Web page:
On July 11, Environmental Policy Initiative attorney and watershed policy fellow Jamie Konopacky traveled to Washington, DC to host briefings on and off Capitol Hill for Congressional staff and environmental and policy groups. 25 key agriculture staff from Democratic and Republic offices and several groups attended the events. Briefing participants were introduced to the new Agricultural Conservation Planning Framework (ACPF) recently developed by the USDA’s Agricultural Research Service and learned about on-the-ground experiences in small-scale watershed planning from state and federal agency and trade group experts.
Current state and federal programs, focused primarily on a voluntary producer-by-producer, farm-by-farm approach to implementing conservation practices, have not been successful in stemming agricultural runoff into waterways. In fact, scientists expect that the “dead zones” and algae blooms in the Gulf of Mexico and Chesapeake Bay will reach record size this summer.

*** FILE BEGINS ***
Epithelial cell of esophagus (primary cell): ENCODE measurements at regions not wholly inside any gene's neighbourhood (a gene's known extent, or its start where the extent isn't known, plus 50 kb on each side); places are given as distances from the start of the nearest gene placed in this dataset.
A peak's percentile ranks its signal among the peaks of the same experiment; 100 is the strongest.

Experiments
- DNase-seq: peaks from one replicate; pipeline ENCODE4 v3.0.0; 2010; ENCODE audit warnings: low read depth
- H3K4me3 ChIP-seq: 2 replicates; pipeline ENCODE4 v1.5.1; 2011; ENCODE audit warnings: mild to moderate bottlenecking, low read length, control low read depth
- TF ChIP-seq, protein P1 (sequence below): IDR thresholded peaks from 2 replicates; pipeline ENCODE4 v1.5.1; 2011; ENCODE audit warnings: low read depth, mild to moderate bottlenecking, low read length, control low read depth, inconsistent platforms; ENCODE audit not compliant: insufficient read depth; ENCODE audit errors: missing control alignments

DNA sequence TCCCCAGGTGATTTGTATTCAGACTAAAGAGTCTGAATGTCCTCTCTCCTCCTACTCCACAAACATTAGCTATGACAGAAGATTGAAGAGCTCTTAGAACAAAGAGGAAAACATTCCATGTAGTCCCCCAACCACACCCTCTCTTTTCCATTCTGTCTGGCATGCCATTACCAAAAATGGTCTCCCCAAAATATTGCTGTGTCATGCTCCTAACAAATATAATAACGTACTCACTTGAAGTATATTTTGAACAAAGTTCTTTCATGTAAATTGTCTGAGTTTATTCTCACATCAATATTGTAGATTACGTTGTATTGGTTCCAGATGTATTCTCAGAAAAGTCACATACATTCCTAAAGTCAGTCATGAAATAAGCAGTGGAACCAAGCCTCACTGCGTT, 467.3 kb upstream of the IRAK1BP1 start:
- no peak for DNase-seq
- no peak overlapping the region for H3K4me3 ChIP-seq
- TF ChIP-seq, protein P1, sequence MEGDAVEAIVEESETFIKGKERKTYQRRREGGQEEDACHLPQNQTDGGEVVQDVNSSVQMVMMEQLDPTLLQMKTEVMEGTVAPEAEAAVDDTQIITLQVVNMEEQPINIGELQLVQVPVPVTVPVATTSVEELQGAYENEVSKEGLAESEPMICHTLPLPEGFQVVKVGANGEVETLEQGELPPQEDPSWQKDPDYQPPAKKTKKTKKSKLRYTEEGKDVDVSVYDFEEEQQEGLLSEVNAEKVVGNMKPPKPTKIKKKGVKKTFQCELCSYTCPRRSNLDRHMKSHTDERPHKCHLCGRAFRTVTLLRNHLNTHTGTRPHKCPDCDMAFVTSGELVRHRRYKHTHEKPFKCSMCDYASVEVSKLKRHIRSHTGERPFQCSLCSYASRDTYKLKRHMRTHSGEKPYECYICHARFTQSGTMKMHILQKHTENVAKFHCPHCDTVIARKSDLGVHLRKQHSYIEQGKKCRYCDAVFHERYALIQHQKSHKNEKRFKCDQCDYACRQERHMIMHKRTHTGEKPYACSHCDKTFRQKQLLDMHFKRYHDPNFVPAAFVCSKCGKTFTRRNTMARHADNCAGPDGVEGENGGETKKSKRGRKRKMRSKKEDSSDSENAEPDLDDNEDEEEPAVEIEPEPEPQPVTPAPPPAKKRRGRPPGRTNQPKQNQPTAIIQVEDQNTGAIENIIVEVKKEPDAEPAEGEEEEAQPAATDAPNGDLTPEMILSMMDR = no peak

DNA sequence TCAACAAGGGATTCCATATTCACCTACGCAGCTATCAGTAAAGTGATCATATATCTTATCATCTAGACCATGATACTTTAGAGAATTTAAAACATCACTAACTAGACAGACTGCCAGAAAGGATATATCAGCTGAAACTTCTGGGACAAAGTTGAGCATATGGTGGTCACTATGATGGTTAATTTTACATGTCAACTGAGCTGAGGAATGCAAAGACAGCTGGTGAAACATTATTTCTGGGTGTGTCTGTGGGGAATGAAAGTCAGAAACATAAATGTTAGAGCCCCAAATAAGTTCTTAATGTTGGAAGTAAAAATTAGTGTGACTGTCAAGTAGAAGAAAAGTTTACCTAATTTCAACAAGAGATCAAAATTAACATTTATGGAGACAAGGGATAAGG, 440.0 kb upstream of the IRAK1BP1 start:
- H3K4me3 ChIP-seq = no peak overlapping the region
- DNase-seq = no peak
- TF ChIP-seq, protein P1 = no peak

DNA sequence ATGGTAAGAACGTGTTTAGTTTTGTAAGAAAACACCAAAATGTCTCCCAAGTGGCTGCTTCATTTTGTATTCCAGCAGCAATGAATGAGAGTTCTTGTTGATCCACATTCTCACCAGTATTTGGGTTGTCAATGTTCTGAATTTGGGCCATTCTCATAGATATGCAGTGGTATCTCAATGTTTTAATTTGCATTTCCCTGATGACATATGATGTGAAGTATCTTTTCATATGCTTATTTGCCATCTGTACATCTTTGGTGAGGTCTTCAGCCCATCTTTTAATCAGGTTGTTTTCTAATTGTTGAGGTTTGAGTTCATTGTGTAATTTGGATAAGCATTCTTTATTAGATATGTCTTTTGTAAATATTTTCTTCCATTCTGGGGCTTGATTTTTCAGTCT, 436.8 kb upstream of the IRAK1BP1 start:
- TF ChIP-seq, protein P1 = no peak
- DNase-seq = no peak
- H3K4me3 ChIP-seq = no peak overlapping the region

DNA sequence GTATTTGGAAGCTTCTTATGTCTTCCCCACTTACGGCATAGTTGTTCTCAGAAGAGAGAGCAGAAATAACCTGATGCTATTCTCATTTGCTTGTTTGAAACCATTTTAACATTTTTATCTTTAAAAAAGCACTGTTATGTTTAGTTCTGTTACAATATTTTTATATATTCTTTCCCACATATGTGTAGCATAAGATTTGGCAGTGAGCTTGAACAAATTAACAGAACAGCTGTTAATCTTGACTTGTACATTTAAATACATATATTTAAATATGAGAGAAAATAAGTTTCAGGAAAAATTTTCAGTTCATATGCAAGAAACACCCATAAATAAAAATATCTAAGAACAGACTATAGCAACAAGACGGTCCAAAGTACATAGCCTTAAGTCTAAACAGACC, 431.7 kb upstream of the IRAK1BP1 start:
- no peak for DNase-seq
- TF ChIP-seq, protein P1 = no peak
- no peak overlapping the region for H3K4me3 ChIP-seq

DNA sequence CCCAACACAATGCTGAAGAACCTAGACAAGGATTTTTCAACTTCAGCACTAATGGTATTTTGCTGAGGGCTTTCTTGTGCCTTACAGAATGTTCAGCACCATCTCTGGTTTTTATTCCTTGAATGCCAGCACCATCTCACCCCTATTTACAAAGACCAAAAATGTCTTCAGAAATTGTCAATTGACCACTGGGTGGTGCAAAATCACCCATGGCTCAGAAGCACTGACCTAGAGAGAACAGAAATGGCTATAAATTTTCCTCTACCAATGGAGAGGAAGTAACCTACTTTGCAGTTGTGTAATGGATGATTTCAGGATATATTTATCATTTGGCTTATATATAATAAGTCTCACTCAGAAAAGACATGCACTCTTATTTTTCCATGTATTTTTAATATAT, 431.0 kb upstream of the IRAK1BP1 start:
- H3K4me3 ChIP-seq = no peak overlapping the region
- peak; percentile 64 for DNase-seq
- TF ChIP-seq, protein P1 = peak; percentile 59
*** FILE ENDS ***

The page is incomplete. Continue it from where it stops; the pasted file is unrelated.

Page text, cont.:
Briefing participants were interested in how federal conservation programs could potentially be revamped in the 2018 Farm Bill to encourage use of the new ACPF technology and scale up voluntary small-scale watershed planning and implementation throughout the U.S. Konopacky anticipates a series of conversations with interested policy makers and stakeholders about how we can use policy to deliver a voluntary small-scale watershed planning and implementation approach that improves farm productivity and enhances water quality. See her new article, “Battling the (Algae) Bloom: Watershed Policies and Plans in Wisconsin,” in the Boston College Environmental Affairs Law Review, for an in-depth discussion of this approach.